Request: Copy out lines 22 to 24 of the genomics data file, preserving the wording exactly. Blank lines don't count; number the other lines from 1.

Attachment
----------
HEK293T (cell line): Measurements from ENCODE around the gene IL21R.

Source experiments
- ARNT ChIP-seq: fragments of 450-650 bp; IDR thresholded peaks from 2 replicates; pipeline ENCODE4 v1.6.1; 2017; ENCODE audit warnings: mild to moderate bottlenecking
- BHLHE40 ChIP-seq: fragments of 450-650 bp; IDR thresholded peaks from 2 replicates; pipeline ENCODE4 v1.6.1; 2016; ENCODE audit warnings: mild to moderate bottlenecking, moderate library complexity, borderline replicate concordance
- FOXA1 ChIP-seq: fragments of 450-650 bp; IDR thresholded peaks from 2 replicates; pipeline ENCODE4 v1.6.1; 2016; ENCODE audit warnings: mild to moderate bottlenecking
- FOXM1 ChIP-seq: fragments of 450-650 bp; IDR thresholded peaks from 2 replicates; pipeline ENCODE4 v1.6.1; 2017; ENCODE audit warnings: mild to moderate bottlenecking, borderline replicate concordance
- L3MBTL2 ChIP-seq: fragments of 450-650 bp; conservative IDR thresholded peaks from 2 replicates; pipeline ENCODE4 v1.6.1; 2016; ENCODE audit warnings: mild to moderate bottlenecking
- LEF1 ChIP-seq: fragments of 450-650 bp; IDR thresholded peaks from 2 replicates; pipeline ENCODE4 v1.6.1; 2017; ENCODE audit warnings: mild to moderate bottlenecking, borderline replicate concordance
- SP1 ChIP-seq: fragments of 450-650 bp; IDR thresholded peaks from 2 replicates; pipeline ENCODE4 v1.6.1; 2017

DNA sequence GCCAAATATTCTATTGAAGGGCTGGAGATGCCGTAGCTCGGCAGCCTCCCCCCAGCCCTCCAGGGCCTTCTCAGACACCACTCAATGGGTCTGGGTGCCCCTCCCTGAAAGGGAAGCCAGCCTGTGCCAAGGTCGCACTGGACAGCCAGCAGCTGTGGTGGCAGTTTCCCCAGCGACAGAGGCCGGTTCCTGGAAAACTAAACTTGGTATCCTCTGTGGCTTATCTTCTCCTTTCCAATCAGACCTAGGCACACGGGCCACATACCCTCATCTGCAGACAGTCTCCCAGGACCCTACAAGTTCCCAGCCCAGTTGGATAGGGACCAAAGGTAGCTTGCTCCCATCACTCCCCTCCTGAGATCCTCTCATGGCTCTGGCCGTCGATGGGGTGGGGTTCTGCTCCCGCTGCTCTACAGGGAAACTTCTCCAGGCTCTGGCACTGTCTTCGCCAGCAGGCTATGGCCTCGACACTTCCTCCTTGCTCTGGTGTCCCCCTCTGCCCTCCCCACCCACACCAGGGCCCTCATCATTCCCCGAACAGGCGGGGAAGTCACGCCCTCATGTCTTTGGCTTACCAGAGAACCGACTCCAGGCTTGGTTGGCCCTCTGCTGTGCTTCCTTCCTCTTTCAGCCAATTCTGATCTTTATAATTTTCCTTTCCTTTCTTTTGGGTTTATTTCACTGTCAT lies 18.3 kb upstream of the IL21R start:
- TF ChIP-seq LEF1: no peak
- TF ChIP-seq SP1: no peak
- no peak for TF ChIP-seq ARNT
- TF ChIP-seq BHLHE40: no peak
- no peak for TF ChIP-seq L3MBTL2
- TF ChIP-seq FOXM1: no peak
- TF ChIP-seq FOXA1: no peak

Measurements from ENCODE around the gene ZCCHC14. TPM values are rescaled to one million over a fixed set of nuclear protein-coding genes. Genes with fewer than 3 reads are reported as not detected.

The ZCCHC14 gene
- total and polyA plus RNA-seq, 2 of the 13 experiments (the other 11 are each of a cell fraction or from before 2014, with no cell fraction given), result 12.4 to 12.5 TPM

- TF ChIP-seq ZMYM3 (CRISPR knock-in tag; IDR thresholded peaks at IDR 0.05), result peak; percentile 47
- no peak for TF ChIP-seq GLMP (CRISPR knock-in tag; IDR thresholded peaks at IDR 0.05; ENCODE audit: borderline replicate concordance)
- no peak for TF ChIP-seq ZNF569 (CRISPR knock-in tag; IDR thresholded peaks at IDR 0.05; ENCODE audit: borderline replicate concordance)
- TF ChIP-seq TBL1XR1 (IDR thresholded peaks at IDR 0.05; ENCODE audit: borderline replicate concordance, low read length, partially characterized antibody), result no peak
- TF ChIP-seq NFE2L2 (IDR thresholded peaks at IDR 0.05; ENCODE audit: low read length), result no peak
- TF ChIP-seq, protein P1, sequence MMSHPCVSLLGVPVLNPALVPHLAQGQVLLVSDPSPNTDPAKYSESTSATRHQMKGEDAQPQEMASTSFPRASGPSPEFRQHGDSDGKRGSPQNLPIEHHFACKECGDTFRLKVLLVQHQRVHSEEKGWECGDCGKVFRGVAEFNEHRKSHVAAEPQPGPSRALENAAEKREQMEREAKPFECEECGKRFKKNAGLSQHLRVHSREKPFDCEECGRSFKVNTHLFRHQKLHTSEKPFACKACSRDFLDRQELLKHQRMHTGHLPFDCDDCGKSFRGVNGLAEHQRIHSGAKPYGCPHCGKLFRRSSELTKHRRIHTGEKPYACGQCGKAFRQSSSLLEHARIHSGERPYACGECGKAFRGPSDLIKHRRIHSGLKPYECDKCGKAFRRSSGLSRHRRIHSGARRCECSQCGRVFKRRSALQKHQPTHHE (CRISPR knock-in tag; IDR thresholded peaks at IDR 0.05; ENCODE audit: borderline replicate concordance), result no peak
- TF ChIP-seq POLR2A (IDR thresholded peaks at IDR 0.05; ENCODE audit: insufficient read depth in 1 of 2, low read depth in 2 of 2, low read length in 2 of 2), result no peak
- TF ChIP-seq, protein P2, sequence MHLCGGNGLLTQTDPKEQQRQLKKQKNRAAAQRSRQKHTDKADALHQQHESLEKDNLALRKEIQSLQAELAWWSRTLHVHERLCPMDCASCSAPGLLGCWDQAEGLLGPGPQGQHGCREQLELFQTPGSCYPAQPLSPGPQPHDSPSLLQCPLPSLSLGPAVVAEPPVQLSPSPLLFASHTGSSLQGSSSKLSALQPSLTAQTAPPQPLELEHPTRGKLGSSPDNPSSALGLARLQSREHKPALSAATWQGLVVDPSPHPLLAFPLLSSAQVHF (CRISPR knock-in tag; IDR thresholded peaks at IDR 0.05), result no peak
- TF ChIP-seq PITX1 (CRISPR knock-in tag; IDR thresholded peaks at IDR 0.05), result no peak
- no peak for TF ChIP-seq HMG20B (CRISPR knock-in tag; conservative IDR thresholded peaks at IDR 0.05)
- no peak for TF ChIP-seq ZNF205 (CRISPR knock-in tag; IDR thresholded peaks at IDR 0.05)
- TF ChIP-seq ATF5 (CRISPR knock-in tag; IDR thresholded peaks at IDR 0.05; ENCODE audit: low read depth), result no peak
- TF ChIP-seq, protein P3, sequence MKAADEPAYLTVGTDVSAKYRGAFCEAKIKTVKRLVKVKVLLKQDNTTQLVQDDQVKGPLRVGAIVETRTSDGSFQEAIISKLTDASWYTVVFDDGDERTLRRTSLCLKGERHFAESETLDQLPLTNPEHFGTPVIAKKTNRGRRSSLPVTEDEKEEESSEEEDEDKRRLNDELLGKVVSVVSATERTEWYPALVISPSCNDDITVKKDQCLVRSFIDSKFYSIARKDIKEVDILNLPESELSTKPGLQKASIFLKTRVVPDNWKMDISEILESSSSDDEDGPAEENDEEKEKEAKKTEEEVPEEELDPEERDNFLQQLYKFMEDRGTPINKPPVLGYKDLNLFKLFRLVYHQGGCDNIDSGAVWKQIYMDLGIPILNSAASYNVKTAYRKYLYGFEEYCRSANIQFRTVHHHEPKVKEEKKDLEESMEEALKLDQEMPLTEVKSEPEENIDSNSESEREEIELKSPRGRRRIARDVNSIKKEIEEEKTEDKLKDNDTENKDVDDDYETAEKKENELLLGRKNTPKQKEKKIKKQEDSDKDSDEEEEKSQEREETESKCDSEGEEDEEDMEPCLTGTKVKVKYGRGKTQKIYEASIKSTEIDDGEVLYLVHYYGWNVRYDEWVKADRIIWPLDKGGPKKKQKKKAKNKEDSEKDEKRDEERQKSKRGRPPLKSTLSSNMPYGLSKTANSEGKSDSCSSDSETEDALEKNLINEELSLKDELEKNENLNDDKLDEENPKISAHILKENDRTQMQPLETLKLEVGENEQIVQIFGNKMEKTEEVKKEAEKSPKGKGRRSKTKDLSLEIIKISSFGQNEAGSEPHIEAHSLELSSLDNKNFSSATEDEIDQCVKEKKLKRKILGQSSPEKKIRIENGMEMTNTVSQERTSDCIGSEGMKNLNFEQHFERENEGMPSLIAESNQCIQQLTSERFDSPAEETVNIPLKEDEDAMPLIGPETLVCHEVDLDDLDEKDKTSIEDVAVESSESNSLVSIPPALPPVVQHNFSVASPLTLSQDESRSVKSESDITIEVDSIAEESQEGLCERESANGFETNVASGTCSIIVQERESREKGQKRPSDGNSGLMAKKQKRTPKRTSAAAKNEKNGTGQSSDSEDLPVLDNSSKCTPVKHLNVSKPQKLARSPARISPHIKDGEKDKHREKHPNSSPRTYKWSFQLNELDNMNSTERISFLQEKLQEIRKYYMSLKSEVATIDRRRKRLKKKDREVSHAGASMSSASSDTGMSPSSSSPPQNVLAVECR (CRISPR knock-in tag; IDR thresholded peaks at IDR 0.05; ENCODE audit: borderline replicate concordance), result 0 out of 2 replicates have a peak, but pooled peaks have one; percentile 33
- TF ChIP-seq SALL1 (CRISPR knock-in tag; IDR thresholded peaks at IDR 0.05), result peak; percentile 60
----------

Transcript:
- no peak for TF ChIP-seq GLMP (CRISPR knock-in tag; IDR thresholded peaks at IDR 0.05; ENCODE audit: borderline replicate concordance)
- no peak for TF ChIP-seq ZNF569 (CRISPR knock-in tag; IDR thresholded peaks at IDR 0.05; ENCODE audit: borderline replicate concordance)
- TF ChIP-seq TBL1XR1 (IDR thresholded peaks at IDR 0.05; ENCODE audit: borderline replicate concordance, low read length, partially characterized antibody), result no peak